In the lane, and quite close to the wall of the garden in front of the farm house, is a small mounting-block, the top of which is formed by a portion of the object we have come to see. This consists of the shaft only, and if it really was brought from the spring, it must have been long ago, for I learnt in 1892 from the late Mr Perry, the owner of Gulwell, who was then eighty three years of age, that it was in its present situation in the

time of his grandfather. The piece of shaft is five feet three inches in length, and for a distance of two feet from the bottom is eleven inches square. Above this it is octagonal, the sides being alternately four and five inches across. The stone is much worn, and would seem, from tow holes that are drilled in it, to have been usesd at some time as a gate-post. The head and arms of this cross are in a building in the farm-court, and upon this portion a large cider vat is resting.'
William Crossing, Devon and Cornwall Notes and Queries, 1903, London, p478

F H Starkey points out that some people claim that the well is that of St Gulwall, a 6th century Celtic holy man.

Dartmoor Crosses, F H Starkey, Cornwall 1983, p114

In 1933 the cross from St Gudula's well was retrieved from where it had lain 'for several generations' and was re-erected by unemployed men. There were plans to restore the well if there were sufficient funds.
Western Times 10 March 1933 p13 col1

Background to Gulwell:

The Historical Gazetteer of England's Place Names gives the following references for Gulwell:
Goltawill in 1325 (Assize rolls)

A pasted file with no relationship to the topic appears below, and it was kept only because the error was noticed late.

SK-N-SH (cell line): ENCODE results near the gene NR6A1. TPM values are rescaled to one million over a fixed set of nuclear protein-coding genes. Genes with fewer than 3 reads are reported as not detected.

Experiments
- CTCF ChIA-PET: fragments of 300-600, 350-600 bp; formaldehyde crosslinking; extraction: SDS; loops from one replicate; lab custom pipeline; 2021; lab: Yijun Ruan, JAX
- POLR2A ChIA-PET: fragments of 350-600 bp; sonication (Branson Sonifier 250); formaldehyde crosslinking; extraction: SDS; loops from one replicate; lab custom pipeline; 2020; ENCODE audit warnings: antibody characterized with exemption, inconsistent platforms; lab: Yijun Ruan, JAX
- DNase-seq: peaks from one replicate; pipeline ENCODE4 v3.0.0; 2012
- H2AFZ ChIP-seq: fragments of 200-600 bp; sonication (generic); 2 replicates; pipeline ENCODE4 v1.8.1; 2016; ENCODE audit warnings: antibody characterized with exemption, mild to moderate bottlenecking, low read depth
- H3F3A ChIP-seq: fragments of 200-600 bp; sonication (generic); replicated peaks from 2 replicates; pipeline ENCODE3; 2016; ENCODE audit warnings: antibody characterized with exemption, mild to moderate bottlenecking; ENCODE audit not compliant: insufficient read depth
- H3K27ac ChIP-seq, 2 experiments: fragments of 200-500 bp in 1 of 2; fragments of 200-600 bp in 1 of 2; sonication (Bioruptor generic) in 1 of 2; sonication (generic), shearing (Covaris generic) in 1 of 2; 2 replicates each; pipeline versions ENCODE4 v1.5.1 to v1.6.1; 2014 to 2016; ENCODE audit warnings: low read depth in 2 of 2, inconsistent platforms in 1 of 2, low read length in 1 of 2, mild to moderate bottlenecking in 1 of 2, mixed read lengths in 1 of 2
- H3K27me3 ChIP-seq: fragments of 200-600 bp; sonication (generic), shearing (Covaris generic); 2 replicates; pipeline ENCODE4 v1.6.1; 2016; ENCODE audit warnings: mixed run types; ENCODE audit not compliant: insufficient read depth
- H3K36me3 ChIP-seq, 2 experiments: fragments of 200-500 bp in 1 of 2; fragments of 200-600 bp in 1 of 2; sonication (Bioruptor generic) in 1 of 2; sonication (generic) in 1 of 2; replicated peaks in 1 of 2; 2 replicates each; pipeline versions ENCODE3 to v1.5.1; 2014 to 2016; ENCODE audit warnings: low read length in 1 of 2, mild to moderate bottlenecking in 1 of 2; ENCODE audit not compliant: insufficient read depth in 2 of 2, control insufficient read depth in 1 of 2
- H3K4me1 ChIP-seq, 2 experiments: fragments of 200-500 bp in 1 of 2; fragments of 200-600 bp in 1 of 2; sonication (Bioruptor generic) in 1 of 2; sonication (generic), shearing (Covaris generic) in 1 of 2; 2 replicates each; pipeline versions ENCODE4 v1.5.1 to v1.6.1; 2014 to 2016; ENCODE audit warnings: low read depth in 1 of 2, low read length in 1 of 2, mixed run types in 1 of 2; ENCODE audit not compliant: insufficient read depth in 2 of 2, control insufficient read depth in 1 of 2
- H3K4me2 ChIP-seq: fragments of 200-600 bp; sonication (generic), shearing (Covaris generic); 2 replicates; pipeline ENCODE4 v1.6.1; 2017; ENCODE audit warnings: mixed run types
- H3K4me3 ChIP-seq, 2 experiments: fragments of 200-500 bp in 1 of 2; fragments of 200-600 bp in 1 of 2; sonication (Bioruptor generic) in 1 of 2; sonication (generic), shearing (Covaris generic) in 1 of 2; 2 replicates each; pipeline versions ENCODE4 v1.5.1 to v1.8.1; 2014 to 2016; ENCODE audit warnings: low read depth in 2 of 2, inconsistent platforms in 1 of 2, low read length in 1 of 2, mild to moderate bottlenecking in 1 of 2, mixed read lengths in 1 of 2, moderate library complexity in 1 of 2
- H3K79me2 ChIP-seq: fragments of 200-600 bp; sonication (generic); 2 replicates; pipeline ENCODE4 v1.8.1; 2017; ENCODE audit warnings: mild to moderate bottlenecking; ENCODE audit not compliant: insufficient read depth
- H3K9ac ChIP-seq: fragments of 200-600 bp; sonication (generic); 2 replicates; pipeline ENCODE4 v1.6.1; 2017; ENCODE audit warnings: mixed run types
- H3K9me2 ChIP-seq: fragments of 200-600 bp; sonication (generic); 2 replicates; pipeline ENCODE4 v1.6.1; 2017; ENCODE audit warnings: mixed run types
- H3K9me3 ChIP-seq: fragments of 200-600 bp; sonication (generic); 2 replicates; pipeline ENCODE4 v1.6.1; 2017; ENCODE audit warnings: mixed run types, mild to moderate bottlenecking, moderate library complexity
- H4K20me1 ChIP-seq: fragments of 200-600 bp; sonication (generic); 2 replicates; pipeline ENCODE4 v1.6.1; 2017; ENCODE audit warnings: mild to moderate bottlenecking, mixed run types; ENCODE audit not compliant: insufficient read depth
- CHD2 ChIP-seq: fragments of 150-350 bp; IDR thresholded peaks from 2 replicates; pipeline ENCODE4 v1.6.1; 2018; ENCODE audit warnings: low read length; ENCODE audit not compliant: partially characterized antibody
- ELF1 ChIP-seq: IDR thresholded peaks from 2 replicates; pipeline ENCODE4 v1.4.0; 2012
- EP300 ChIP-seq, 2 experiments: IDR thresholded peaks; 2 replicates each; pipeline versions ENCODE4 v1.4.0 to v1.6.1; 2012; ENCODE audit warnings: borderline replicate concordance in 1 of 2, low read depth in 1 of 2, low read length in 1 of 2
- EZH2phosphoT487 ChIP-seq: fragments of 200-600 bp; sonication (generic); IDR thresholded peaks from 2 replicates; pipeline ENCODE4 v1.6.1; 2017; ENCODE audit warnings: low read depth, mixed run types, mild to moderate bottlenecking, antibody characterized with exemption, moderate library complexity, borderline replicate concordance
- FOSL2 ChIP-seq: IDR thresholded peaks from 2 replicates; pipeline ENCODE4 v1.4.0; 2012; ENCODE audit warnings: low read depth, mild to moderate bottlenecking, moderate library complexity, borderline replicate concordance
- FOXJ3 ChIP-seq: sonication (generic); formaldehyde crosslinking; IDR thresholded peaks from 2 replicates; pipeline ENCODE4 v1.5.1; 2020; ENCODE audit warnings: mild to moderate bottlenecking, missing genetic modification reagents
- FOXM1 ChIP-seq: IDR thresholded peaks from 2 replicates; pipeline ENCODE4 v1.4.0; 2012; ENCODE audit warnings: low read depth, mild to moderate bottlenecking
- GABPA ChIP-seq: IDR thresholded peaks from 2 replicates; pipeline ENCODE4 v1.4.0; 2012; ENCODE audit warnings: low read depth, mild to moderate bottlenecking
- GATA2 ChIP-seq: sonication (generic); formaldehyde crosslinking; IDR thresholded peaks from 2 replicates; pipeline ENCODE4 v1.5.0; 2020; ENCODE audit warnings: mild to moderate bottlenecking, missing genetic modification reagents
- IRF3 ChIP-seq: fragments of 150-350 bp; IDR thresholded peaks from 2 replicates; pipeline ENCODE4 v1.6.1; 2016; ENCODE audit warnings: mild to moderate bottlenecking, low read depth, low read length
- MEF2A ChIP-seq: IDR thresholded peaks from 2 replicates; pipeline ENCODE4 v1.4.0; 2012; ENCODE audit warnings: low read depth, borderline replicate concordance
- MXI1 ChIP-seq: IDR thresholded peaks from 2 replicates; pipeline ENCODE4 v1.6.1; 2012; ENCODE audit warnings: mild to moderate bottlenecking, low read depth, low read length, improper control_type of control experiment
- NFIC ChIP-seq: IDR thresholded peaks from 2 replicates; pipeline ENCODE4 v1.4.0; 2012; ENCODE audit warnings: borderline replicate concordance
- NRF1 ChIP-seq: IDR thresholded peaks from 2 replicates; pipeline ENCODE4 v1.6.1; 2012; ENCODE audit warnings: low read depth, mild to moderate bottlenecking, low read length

and Goolewill in 1571 (Subsidy rolls)

http://placenames.org.uk/id/placename/09/007364- Accessed 28-4-2016

When planning permission was sought in connection with land next to Pear Tree Cross the Dartmoor National Park made a report on the area. They noted that the medieval farm of Gulwell, with 15th century origins, had been situated there, and a number of medieval and later pottery finds had been recovered.

Dartmoor National Park 13 December 2013 http://www.dartmoor.gov.uk/__data/assets/pdf_file/0004/394951/20131206-DM-Reports-Part-1.pdf - Accessed 29-4-2016

John Perry of Gulwell married Ann Michelmore at Staverton 25 March 1768

http://www.mitchelmore.info/rawdata/uk/vitals/parishes/marriages1.htm

1887 [Gulwell Farm] 'is still in existence behind the modern residence of the Perry family. It is a remarkably good example of a yeoman's house of the olden times, and portions of it date apparently from the fifteenth century. It is built partly of Devonshire 'cob' and the whole of the interior woodwork is of oak. There is a good Tudor window in one of the rooms, and several square-headed Late Perpendicular doorways still remain. Some of the woodwork bears traces of elaborate carving, and upon the interior of one of the partitions there are still signs of chromatic decoration of an unusual character, remains of six figures in all, and they appear to have been painted on leather, and fastened afterwards there to the panels on which they occur...I was able to make out the semblance of a man in armour holding a sword; another with red and gold crown, and a winged figure of Justice, with scales depending from the neck.'

Charles Worthy, Devonshire Parishes, vol1, London 1887, p73ff